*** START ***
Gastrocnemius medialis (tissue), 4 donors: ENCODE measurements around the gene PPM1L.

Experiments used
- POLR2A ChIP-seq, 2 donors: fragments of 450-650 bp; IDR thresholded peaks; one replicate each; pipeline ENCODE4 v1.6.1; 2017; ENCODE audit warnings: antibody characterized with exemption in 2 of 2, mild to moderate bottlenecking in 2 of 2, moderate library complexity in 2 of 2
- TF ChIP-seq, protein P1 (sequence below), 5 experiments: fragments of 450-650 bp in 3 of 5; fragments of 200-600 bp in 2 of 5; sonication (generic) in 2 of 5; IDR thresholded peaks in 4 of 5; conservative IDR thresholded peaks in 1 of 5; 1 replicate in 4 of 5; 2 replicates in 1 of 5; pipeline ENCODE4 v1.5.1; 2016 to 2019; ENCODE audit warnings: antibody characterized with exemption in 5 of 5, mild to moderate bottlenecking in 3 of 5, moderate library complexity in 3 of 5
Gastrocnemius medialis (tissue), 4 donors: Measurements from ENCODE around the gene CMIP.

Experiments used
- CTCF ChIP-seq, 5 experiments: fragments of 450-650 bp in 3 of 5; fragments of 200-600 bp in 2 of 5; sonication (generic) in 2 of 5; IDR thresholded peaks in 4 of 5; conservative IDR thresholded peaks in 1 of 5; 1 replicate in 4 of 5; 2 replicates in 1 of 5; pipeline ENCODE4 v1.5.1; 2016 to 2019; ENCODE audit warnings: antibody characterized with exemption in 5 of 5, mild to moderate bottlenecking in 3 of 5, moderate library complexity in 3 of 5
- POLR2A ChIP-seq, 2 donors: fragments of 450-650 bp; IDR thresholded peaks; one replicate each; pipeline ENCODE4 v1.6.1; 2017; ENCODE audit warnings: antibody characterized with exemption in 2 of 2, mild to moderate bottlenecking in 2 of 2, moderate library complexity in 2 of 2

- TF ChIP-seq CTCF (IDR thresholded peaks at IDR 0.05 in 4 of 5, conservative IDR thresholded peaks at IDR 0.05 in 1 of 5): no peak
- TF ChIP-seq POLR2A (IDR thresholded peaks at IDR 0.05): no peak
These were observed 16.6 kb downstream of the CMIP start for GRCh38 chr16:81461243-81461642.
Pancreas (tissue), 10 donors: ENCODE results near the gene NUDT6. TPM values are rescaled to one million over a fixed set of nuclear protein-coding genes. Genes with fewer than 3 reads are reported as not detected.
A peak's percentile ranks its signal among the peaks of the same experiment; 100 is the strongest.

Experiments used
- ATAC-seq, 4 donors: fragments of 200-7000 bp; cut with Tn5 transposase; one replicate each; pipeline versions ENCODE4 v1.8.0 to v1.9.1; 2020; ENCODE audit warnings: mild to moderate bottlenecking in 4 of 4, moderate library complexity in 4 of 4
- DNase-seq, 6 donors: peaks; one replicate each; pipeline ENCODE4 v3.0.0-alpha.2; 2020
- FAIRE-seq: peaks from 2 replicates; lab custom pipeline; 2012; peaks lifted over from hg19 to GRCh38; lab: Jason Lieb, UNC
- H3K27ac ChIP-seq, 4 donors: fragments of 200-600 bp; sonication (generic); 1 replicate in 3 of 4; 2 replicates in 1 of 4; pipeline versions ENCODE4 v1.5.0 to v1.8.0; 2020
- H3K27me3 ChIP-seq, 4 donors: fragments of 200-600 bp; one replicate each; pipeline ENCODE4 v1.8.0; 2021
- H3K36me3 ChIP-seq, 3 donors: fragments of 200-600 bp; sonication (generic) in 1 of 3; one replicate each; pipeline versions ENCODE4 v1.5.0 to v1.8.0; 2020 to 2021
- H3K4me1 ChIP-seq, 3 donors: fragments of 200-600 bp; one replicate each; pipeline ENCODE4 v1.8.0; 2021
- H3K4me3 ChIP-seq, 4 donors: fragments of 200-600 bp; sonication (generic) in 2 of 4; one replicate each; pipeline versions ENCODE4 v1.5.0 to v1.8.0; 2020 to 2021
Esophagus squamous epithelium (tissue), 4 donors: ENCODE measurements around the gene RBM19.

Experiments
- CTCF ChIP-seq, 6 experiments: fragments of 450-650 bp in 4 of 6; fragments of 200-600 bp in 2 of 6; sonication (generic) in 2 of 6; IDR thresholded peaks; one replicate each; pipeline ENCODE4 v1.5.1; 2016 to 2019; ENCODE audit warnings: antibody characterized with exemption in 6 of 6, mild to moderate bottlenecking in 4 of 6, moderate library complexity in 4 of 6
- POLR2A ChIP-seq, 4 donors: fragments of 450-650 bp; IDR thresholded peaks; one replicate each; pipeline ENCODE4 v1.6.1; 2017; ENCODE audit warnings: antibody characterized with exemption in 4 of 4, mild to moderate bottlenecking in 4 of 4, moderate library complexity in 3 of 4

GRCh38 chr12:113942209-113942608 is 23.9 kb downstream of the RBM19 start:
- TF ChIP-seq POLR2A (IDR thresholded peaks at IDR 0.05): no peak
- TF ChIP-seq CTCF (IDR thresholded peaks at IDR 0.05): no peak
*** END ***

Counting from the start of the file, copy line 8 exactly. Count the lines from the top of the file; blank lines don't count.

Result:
- POLR2A ChIP-seq, 2 donors: fragments of 450-650 bp; IDR thresholded peaks; one replicate each; pipeline ENCODE4 v1.6.1; 2017; ENCODE audit warnings: antibody characterized with exemption in 2 of 2, mild to moderate bottlenecking in 2 of 2, moderate library complexity in 2 of 2